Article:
December 14th, 1983



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Still of Meryl Streep in SilkwoodStill of Meryl Streep in SilkwoodStill of Kurt Russell and Meryl Streep in SilkwoodStill of Meryl Streep in Silkwood

The story of Karen Silkwood, a metallurgy worker at a plutonium processing plant who was purposefully contaminated, psychologically tortured and possibly murdered to prevent her from exposing blatant worker safety violations at the plant.

Release Year: 1983

Rating: 7.1/10 (8,054 voted)

Critic's Score: 64/100

Director: Mike Nichols

Stars: Meryl Streep, Kurt Russell, Cher

Fairly accurate recounting of the story of Karen Silkwood, the Oklahoma nuclear-plant worker who blew the whistle on dangerous practices at the Kerr-McGee plant and who died under circumstances which are still under debate.

Writers: Nora Ephron, Alice Arlen

Meryl Streep - Karen Silkwood
Kurt Russell - Drew Stephens
Cher - Dolly Pelliker
Craig T. Nelson - Winston
Fred Ward - Morgan
Diana Scarwid - Angela
Ron Silver - Paul Stone
Charles Hallahan - Earl Lapin
Josef Sommer - Max Richter
Sudie Bond - Thelma Rice
Henderson Forsythe - Quincy Bissell
E. Katherine Kerr - Gilda Schultz
Bruce McGill - Mace Hurley
David Strathairn - Wesley
J.C. Quinn - Curtis Schultz

Taglines: On November 13, 1974, Karen Silkwood, an employee of a nuclear facility, left to meet with a reporter from the New York Times. She never got there.

Release Date: 14 December 1983

Filming Locations: Albuquerque, New Mexico, USA

Opening Weekend: $1,218,322 (USA) (18 December 1983) (257 Screens)

Gross: $35,615,609 (USA)

Technical Specs


Did You Know?

Lily Tomlin auditioned for the role of Dolly.

Incorrectly regarded as goofs: After Karen's first contamination, she and Drew are at home and Drew is laid out on the bed playing his banjo and black (X) marks can clearly be seen on the quilt. These are not actor position marks, but (repeating) parts of the quilt pattern. Drew's body lining up on the marks is just chance.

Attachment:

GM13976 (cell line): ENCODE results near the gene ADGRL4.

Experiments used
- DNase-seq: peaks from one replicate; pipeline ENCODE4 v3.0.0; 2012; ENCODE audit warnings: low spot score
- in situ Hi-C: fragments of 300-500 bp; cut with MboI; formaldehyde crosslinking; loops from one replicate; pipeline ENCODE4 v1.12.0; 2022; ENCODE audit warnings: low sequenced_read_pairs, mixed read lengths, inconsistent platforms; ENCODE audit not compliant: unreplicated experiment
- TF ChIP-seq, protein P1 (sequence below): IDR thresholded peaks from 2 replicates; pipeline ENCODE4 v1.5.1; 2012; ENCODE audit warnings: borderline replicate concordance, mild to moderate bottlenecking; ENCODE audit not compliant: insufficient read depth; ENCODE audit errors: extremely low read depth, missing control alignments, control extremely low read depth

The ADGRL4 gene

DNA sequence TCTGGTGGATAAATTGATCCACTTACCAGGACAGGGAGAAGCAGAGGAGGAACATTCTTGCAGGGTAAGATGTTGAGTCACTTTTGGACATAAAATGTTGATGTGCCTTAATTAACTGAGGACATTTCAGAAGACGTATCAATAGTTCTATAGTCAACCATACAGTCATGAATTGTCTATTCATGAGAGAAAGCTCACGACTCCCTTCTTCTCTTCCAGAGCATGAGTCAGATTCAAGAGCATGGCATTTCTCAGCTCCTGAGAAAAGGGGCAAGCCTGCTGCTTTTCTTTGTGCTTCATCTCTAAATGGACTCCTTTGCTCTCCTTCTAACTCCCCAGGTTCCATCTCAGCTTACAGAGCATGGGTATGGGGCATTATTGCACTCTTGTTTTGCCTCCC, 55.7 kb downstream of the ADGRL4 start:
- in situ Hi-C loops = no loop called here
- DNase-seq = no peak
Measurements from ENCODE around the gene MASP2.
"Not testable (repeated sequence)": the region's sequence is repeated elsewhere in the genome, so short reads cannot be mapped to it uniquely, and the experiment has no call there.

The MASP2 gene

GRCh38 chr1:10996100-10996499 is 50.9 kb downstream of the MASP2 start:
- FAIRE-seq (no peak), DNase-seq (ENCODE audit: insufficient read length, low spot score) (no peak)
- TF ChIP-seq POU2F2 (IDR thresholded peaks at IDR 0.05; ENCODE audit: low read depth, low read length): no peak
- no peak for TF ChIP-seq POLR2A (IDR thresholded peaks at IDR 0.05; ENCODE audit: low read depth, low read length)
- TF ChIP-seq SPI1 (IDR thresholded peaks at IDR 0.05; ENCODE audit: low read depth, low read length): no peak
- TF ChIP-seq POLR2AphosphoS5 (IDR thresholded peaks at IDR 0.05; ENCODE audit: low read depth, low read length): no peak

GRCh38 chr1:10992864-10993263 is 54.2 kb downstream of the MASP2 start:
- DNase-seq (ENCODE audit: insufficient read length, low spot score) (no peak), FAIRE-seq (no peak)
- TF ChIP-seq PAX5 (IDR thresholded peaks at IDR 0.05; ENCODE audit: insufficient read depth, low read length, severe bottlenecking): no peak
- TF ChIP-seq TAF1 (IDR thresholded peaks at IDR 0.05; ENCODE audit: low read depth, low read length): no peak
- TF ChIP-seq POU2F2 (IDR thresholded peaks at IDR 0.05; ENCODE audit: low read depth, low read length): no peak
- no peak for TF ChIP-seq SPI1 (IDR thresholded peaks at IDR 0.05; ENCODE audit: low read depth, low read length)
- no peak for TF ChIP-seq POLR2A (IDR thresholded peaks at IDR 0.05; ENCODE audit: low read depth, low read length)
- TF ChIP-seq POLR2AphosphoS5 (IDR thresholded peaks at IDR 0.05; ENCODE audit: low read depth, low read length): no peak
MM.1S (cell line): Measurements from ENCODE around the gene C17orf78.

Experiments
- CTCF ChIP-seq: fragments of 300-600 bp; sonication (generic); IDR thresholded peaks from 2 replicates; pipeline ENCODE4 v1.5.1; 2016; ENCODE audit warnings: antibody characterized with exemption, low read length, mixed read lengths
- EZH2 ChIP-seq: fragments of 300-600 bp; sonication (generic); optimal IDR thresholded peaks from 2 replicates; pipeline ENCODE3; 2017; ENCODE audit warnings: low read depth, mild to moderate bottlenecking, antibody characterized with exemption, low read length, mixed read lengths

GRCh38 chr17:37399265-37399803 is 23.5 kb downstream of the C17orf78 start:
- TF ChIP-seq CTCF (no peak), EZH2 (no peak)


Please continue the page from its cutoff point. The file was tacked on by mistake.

[first lines]
Man on the intercom: Name?
Karen Silkwood: Karen Silkwood.
Drew Stephens: Drew Stephens.
Dolly Pelliker: Dolly Pelliker.

User Review

Fear on many levels

Rating: 9/10

Anytime someone asks me what I'd consider the scariest movie ever, I say "Silkwood," and they say "But that's not a horror movie."


There is so much to fear here, and scariest of all, probably, is the fact that the title character lived just a few decades ago, in modern-day America.

There is the fear that comes from living in poverty, or right on the edge of it. Silkwood, her cohorts, and most of her coworkers have little education; they live humble lives of church revivals, rebuilt cars, and "mystery meat" sandwiches brought for lunch in brown paper bags. The nuclear plant where they work is the only game in town (or the entire state), in terms of wages and benefits. And so, every day, they live in fear of losing their jobs. They have spent their lives being instructed to trust authority and submit to it. They are intimidated by the managers and supervisors who frown on camaraderie, and positively scowl on their labor union.